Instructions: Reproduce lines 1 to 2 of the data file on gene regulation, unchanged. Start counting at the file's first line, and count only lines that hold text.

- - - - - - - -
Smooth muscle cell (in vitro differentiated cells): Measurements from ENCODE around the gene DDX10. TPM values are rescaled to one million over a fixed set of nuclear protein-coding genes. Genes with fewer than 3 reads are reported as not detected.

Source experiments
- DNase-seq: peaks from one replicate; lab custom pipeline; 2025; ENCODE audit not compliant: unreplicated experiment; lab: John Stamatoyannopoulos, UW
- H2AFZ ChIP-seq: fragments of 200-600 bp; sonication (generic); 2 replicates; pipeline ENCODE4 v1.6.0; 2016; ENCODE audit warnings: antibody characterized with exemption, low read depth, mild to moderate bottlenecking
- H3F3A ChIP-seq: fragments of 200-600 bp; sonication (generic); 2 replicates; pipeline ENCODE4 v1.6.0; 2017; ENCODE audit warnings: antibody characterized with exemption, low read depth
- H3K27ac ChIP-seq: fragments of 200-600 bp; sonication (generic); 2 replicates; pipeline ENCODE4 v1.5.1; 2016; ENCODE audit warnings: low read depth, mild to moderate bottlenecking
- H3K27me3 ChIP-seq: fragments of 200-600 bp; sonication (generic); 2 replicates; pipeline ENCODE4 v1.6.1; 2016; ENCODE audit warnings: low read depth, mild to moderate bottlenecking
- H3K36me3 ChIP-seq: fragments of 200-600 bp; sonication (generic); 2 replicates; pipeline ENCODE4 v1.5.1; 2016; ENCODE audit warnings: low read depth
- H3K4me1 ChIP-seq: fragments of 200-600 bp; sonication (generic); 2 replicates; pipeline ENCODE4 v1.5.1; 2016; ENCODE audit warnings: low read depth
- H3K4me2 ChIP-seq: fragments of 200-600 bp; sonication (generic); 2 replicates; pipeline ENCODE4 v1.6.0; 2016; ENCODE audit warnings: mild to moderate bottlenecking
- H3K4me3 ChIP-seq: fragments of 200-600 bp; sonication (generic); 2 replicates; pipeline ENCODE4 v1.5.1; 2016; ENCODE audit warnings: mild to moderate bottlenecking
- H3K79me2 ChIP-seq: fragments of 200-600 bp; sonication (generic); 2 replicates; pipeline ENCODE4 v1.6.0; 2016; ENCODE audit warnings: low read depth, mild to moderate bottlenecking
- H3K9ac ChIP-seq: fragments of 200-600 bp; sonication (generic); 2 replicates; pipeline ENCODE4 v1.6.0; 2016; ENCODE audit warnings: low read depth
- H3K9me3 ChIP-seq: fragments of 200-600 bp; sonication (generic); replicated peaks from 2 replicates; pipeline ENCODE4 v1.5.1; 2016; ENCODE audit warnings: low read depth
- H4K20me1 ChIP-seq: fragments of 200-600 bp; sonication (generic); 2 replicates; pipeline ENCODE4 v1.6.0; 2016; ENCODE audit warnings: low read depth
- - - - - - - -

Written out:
Smooth muscle cell (in vitro differentiated cells): Measurements from ENCODE around the gene DDX10. TPM values are rescaled to one million over a fixed set of nuclear protein-coding genes. Genes with fewer than 3 reads are reported as not detected.

Source experiments